Factors that were associated with the outcome in univariable analyses (p-values <0.20) were included in multivariable analyses. In the multivariable analyses p-values less than 0.05 were considered significant. Missing data were assumed to be missing at random. Regression coefficients are presented with their 95% confidence intervals. The statistical analyses were performed using R version 3.1.2 with package ‘nlme’ [32, 33].
Mean age of all patients was 67.1 year (range 42.7–84.6) and mean BMI was 27.1 kg/m2 (range 20.1–38.9). Mean LOS was 1.8 nights (range 1–7). Most patients lived together with cohabitants (n = 58; 78.4%) and were discharged to their own home (n = 72; 97.3%). Patient characteristics are listed in Table 2.
Seventy-three patients received an uncemented prostheses (Taperloc® femoral prosthesis and an Universal® cup, both Biomet, Warsaw, In, USA), one patient received a cemented prosthesis because of inferior bone quality due to severe osteoporosis. (Exceed Muller® cup and a Taperloc® femoral prosthesis, both Biomet, Warsaw, In, USA).
Pain patterns differed substantially across individuals. Moreover, pain varied across the standardized moments (Table 3). Adjusted for the other factors in the model, preoperative use of pain medication (regression coefficient 0.78 (95% CI 0.28–1.26); p = 0.005) and preoperative neuropathic pain scored by DN4 (regression coefficient 0.68 (95% CI 0.15–1.20); p = 0.02) were the only factors that were significantly associated with higher postoperative pain scores (Table 4).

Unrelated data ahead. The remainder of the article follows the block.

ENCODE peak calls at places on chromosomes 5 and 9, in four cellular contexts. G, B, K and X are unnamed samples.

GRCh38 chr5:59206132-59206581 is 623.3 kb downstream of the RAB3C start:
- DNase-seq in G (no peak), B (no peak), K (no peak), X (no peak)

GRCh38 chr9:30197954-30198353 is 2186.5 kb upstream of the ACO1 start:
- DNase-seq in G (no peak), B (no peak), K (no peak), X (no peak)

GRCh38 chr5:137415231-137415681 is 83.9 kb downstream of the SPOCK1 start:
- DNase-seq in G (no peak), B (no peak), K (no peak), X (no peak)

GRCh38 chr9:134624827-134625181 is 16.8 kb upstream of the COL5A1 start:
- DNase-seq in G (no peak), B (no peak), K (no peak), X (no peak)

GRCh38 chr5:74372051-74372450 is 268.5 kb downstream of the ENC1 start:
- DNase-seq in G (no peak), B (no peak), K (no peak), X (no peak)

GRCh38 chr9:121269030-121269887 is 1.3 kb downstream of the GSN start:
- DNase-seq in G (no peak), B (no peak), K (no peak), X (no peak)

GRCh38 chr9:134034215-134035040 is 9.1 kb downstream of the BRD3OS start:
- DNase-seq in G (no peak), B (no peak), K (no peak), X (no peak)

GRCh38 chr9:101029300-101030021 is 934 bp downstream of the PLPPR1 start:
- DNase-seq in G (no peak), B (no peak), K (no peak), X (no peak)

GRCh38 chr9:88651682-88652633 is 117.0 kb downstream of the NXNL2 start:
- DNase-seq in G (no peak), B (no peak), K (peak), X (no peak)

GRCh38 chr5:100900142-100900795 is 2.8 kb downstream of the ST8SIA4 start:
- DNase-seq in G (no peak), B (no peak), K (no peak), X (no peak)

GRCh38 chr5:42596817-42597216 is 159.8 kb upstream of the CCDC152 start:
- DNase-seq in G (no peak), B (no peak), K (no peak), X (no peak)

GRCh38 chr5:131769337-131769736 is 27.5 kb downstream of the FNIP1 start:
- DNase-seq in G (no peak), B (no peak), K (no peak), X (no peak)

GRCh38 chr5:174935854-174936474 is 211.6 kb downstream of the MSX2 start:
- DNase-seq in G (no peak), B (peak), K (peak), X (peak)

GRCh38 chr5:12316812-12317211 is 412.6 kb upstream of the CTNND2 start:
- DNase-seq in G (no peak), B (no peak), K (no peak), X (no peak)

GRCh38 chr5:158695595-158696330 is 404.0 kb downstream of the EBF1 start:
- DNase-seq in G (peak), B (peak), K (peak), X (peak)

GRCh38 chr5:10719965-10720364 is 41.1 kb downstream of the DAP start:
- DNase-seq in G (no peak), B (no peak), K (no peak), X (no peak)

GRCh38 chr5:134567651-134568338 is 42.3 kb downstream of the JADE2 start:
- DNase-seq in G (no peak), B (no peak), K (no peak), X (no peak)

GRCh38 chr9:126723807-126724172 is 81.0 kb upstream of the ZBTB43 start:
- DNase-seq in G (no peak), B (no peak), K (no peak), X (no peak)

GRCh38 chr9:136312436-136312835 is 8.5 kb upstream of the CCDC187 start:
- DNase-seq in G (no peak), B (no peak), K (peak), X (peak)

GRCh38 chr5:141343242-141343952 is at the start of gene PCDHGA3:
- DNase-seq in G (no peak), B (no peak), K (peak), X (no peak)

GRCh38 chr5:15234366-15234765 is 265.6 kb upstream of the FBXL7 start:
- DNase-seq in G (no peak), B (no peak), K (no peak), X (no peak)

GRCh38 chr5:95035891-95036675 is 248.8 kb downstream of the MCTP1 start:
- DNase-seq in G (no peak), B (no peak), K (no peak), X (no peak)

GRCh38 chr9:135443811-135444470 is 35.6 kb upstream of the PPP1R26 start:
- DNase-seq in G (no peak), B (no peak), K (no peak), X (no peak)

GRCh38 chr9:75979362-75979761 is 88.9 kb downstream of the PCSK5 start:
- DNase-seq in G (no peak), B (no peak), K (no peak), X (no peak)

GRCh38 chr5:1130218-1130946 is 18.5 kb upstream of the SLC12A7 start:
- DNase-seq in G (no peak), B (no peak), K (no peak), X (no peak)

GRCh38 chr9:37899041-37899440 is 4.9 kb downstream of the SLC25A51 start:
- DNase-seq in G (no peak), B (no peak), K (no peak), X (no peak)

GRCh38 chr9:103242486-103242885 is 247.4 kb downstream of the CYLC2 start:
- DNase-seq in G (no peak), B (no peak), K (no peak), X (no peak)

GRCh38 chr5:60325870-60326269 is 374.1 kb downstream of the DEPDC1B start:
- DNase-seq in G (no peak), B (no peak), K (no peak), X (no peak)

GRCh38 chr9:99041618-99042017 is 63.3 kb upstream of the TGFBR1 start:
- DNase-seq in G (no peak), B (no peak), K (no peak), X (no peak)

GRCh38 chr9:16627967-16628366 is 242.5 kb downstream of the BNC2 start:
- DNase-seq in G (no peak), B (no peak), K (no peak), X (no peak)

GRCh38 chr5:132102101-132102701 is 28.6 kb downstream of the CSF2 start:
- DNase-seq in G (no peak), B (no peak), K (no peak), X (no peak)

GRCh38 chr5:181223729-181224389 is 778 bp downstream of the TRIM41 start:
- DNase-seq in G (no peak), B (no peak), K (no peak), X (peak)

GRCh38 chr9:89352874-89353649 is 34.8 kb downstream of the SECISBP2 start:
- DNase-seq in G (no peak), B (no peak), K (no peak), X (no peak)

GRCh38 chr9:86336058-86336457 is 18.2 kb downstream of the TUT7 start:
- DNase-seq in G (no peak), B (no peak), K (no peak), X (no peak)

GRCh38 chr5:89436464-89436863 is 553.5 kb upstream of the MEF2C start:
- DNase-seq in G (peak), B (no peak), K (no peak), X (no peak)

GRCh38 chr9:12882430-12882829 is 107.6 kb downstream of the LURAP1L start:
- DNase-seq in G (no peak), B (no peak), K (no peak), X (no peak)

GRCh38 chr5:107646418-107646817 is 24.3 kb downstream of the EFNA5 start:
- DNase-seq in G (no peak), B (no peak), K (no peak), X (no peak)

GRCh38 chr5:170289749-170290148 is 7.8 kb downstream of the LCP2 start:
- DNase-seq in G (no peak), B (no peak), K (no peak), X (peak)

The aim of this study was to identify which patient-specific and surgical characteristics influence postoperative pain after primary THA by ASI approach in a fast-track setting, using a multimodal pain protocol which was developed to reduce acute postoperative pain to enable quick mobilization and rehabilitation. The only two factors associated with increased postoperative pain adjusted for the other factors in the model, were preoperative use of pain medication (regression coefficient 0.78 (95% CI 0.28–1.26); p = 0.005) and preoperative neuropathic pain scored by DN4 (regression coefficient 0.68 (95% CI 0.15–1.20); p = 0.02).
In our study, we used a multimodal pain protocol, including paracetamol, celecoxib, gabapentin, dexamethasone and esketamine [7,8,9,10,11,12]. This pain protocol is part of a fast-track setting and is developed to reduce acute postoperative pain to enable patients to quickly mobilize and rehabilitate in an optimized and safe perioperative period [4, 5]. Mean postoperative pain score determined with the NRS collected at 17 standardized moments, varied from 1.51 (range 0.0–8.0) to 2.97 (range 0.0–9.0). These results demonstrate that the use of our multimodal pain protocol enables adequate postoperative pain relief in which patients are able to mobilize and rehabilitate quickly. However, despite this pain protocol, a large range in reported postoperative pain between patients still exists, including some outliers with high postoperative pain scores.